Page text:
Generally speaking, most vulnerable to sectarianism are multi-sectarian societies framed by an ‘artificial’ state (arbitrary borders, without long prior historical precedent), wherein identification with the state is contested by sub- and trans/supra-state identities; with a polarising distribution of sectarian groups and where modernisation does not generate strong class identities. Conversely, nation-state congruence is best achieved when there is a shared language and memories of statehood; many small minorities likely to seek integration into the larger dominant identity, and banal sectarianism cross-cut by class cleavages.
3- Power building strategies: The power building strategies of political entrepreneurs matter – both ruling elites and opposition movements, specifically, whether they instrumentalise inclusive identities such as nationalism or exclusive ones such as sectarianism to mobilise support and whether ruling elites design inclusive institutions or not.
State builders have strong incentives (legitimacy, power advantages) to promote a national identity congruent with their territorial states and they have instruments to do so (media, education etc); yet, in short term power struggles, they may mobilise their own ‘ready-made’ group identities – i.e., their sect in multi-sectarian societies – behind their rule and exploit identity divisions within society to obstruct broad opposition mobilisation against them (divide and rule). The former strategies reproduce nationalism and while the latter politicise and turn banal sectarianism into ‘instrumental sectarianism’. In the MENA, state builders widely seek to exploit both sectarianism and nationalism.
4- State institutional design is the final factor that affects a society’s identity balance, with stronger more inclusive institutions fostering more inclusive identities (nationalism); conversely, non-inclusive and weak institutions foster more particularistic sectarian identities.
The hybrid neo-patrimonial institutions typical of MENA governance vary in their strength and inclusiveness. Their patrimonial aspect is manifest in the use of sectarian ties to create a loyal core of supporters behind the ruler, thereby reproducing sectarian consciousness. On the other hand, the bureaucratic side of regimes enhances both state capacity (to deliver public goods) and inclusion, via institutions, which tends to reproduce nationalism. Thus the balance of patrimonial – bureaucratic authority in any given regime shapes the balance of nationalism and sectarianism. The extreme case of institution collapse – state failure – where the loss of monopoly of violence (to sub-state movements) creates security dilemmas – fosters militant sectarianism at the expense of inclusionary versions of nationalism.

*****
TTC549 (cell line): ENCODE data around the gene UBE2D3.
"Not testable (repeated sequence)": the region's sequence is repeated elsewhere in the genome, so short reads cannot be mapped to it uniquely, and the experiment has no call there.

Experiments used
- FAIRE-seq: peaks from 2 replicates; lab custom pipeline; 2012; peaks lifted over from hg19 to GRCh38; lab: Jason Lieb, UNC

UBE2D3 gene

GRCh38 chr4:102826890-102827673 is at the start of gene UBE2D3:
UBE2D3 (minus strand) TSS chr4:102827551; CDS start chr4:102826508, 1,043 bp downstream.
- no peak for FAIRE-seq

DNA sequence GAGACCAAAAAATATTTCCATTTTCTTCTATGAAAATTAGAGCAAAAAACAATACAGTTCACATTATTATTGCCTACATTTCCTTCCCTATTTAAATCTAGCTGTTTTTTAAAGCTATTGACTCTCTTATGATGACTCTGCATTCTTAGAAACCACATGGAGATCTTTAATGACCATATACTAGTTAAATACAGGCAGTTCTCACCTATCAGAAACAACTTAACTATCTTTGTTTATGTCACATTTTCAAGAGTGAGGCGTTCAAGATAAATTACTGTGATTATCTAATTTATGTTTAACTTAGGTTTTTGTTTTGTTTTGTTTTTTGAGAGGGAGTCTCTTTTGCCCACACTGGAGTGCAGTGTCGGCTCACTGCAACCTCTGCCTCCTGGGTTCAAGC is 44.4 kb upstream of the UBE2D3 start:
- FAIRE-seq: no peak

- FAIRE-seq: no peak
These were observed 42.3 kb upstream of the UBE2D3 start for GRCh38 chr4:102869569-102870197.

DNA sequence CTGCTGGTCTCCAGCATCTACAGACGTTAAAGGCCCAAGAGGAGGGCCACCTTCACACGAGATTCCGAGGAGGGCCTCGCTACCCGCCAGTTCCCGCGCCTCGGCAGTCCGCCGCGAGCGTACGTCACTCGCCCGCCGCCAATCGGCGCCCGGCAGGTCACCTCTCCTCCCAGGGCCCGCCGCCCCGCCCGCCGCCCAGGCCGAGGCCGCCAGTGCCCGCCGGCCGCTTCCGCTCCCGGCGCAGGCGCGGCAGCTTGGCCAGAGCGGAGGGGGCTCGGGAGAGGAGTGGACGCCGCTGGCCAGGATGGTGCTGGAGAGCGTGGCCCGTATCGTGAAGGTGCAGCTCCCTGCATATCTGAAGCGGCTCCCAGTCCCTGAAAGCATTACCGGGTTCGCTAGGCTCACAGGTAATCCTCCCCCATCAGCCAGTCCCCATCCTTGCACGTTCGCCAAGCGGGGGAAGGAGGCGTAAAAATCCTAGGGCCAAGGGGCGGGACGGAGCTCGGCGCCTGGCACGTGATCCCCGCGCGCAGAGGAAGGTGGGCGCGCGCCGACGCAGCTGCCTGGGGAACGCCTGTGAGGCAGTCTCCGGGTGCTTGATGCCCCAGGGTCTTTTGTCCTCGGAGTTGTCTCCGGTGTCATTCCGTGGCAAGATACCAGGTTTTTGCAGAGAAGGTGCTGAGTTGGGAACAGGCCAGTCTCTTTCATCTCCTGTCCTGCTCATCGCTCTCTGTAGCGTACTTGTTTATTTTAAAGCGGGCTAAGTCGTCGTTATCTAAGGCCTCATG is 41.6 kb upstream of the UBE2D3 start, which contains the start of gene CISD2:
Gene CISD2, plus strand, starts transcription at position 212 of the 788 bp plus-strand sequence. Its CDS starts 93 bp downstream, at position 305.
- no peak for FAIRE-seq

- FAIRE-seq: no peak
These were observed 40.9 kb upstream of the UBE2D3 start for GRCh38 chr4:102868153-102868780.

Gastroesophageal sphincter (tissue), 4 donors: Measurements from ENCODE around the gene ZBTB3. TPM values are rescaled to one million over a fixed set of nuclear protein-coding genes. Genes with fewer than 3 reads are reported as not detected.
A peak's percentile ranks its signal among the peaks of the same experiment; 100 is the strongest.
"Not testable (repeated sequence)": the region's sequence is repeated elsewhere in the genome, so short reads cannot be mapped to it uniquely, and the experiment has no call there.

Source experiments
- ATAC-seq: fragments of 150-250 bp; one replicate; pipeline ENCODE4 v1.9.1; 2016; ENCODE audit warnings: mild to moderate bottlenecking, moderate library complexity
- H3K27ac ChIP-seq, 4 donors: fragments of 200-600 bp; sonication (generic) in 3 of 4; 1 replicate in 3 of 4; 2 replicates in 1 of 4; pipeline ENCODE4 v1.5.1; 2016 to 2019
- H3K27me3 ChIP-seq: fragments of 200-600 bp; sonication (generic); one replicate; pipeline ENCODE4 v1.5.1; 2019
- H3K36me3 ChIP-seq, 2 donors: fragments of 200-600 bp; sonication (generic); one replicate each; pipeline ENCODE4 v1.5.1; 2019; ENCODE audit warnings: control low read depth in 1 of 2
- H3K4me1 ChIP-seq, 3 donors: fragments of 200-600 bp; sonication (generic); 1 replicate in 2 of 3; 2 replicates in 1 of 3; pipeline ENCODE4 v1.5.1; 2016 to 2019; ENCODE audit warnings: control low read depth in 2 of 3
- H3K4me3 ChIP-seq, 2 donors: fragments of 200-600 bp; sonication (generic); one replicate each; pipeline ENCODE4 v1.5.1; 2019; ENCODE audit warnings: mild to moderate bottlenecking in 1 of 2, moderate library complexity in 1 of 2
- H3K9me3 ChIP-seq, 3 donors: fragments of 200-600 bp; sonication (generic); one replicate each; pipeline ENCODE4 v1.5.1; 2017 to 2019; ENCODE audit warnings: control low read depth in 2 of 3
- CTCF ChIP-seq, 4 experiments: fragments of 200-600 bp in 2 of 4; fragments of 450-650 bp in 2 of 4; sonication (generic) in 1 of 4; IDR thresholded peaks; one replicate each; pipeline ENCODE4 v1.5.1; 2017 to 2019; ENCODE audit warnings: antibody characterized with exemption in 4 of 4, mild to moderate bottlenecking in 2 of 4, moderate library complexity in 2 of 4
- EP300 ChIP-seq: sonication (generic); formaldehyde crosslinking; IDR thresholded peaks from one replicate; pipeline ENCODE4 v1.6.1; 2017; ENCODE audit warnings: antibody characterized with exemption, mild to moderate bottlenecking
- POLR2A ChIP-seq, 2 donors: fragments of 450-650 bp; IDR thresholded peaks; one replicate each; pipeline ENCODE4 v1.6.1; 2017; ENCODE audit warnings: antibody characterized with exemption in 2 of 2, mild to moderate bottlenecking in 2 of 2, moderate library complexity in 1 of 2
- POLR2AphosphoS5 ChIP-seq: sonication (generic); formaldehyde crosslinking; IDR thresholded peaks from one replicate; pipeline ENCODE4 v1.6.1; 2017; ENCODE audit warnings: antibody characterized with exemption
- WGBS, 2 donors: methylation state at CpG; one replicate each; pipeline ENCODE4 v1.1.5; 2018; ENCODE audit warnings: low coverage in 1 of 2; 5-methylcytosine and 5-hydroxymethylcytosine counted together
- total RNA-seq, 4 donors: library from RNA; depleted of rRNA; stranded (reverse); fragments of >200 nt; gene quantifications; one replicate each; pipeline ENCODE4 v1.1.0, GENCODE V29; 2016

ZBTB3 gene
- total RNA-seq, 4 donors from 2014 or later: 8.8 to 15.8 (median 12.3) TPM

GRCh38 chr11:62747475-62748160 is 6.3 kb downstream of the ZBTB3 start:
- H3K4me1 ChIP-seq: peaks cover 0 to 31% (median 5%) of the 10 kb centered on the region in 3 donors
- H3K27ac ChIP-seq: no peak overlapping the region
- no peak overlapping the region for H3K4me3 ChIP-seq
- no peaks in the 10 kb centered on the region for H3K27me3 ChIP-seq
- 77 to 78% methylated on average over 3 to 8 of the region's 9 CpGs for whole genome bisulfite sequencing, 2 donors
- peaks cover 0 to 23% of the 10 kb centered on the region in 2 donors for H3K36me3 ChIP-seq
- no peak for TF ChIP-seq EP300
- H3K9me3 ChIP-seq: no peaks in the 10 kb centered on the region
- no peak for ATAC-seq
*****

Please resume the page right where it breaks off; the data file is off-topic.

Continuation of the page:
The Impact of Identity on Statehood
The identity patterns in a society can be seen as ranged along an inclusionary–exclusionary continuum, with for example civic nationalism (coexisting with banal sectarianism) high in inclusion, while a society polarised by militant sectarianism is highly exclusionary. Arguably more inclusive identities focused on the territorial state enable and foster more inclusive, hence robust, state institutions and vice versa. In the middle cases typical of the MENA region, hybrid versions of state building such as neo-patrimonialism build on and then reproduce mixtures of instrumental sectarianism and nationalism. The stability of states depends on the latter containing the former.
Raymond Hinnebusch is Professor of International Relations and Middle East Politics at the University of St Andrews, co-founder of the Institute for the Study of the Middle East, Central Asian and the Caucasus, and Director of the Centre for Syrian Studies.
Other memos in the series:
- ‘Seeking to Explain Sectarian Mobilisation in the Middle East’ by Toby Dodge
- ‘Pierre Bourdieu and Explanations of Sectarian Mobilisation in Iraq and the Wider Middle East’ by Toby Dodge
- ‘Tracing the Rise of Sectarianism in Iraq after 2003’ by Toby Dodge
- ‘Beyond the Spectre of Sectarianism: The Case of Tunisia’ by Teije Hidde Donker
- ‘Ontologies of Sectarian Identity: The Many Layers of Sunni–Shi’a Relations’ by Fanar Haddad
- ‘Studying sectarianism while beating dead horses and searching for third ways’ by Morten Valbjørn